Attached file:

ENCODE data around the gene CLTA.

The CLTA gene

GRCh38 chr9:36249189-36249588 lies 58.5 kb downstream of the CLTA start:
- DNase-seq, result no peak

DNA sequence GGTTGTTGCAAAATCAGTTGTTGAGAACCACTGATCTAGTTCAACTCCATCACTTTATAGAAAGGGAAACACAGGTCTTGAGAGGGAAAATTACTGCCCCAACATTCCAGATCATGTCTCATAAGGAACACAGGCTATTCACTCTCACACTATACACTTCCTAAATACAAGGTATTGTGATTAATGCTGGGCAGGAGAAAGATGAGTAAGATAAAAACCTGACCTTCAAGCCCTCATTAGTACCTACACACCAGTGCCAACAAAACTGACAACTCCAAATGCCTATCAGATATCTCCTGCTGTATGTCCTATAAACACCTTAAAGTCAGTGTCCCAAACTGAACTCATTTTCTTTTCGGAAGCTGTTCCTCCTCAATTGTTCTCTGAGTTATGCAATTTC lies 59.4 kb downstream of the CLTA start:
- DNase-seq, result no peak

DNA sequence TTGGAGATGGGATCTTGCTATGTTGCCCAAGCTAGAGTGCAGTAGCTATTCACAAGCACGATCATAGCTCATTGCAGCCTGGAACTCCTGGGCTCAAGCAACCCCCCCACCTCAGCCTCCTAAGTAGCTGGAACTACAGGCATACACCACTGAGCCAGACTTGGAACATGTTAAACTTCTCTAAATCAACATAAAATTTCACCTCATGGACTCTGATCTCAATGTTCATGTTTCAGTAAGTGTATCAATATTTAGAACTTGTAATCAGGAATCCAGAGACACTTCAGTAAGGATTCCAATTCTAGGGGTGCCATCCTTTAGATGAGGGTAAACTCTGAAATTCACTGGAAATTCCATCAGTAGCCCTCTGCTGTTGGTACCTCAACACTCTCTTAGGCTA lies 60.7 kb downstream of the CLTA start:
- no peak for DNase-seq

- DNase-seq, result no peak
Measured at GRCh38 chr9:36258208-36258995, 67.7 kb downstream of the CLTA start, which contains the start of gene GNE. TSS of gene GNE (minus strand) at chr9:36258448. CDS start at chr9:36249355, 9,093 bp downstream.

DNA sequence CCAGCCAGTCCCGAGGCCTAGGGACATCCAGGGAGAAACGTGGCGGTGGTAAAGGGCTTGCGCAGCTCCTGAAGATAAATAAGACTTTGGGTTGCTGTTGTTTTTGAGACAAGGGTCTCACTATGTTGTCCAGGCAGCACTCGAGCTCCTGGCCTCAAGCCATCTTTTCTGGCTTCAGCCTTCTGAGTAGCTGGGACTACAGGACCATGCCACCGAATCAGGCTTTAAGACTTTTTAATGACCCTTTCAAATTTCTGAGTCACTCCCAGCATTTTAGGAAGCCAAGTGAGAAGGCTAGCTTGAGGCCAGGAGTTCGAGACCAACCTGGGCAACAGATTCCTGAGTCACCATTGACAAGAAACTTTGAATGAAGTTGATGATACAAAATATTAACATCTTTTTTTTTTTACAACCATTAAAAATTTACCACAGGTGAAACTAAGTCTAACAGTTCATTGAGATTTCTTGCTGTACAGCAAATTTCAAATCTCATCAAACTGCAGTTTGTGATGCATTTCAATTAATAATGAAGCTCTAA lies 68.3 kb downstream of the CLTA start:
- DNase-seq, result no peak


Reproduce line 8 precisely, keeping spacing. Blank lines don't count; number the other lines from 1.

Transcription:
- no peak for DNase-seq